New York Just OK’d Tuition-Free College For Middle Class
New York just became the first state in the nation to make tuition free for middle class students at both two- and four-year public colleges.
Governor Andrew Cuomo introduced the tuition-free plan in January. Lawmakers agreed to include it in the state budget, which was approved by the Assembly on Saturday and by the Senate late Sunday night. The governor is expected to sign the budget bills.
Tuition will be free for residents who earn up to a specific income cap, which will be phased in over the first three years.
Starting this fall, undergraduate students who attend a State University of New York or City University of New York school will be eligible for the Excelsior Scholarship if their families earn no more than $100,000 a year. The income cap will lift to $110,000 next year and will reach $125,000 in 2019.
Those eligible will pay nothing for tuition, which costs $6,470 annually at four-year schools and about $4,350 a year at community colleges. But they will still be on the hook for the cost of fees and room and board if they live on campus. Those other expenses can add up to $14,000 a year.
Students must take 30 credits a year to receive the scholarship. Some lawmakers had spoken out against this requirement, because it excludes students who enroll part time.
In the final proposal, Cuomo said the credit requirement is “flexible” so that any student facing hardship will be able to pause and restart the program, or take fewer credits one semester than another.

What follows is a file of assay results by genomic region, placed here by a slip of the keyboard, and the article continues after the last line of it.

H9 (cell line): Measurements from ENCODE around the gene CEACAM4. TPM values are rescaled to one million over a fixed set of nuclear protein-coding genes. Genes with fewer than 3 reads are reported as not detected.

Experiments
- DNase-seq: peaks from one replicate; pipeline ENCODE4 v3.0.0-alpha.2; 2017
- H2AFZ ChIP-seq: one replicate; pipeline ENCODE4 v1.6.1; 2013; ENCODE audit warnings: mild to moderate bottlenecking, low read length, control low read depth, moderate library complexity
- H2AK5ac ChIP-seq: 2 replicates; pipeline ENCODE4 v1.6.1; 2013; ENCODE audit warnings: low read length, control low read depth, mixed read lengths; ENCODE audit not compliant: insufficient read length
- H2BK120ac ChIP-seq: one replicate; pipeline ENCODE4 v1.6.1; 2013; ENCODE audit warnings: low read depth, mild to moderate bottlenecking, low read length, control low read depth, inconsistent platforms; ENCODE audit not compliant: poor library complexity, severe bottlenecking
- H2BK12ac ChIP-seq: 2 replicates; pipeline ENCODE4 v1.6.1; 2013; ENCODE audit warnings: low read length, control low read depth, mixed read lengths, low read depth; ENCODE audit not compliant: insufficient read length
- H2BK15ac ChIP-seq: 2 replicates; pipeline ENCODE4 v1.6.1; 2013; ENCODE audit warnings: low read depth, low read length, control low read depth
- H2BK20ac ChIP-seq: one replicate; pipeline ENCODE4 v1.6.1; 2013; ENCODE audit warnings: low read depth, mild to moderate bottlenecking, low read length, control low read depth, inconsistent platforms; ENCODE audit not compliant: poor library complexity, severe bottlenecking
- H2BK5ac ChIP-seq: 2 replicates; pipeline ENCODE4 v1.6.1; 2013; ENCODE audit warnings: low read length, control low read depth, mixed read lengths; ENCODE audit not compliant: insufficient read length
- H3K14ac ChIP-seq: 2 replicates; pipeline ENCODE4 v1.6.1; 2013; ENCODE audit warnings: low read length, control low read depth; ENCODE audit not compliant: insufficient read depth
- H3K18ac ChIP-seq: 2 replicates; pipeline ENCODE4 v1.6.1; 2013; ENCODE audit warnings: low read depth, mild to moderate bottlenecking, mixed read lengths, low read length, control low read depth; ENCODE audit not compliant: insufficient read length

After they graduate, students who receive the scholarship must live and work in New York for the same number of years they received funding. If they leave the state, their scholarship will be converted into a loan. This requirement was not included in the governor’s initial proposal.
“Today, college is what high school was — it should always be an option even if you can’t afford it,” Governor Cuomo said in a statement.
His office has estimated the scholarship will cost $163 million in the first year, but some lawmakers say that’s lowballing it. An estimated 200,000 students would be eligible once the program is fully implemented.
The scholarship is structured to fill in the gap after accounting for other federal and state grants. Nearly half of full-time SUNY students, and more than 60% of those at CUNY, already pay nothing for tuition because of need-based federal Pell Grants or New York Tuition Assistance grants. Those students would not be eligible for the Excelsior Scholarship.
SUNY Chairman Carl McCall and Chancellor Nancy Zimpher applauded the budget deal in a statement released by the school, calling the plan “truly ground-breaking.”
But they also said they had “hoped for additional support,” especially for SUNY community colleges, which they expect to have more students because of the scholarship.
Some Republican lawmakers criticized the governor’s proposal during budget negotiations for excluding students at private colleges.
The final budget includes an additional $19 million to create a new financial assistance program for private school students whose families make under the income cap, according to the governor. Those students would get a maximum award of $3,000. Colleges that participate would have to match that funding and agree to not raise the student’s tuition during her enrollment.
Tennessee, Oregon, and the city of San Francisco have recently made tuition free at community colleges for all residents, regardless of income.
But New York will be the first state to make tuition free for some residents at four-year public colleges. Lawmakers in Rhode Island are considering a similar proposal to make two years of public colleges tuition-free.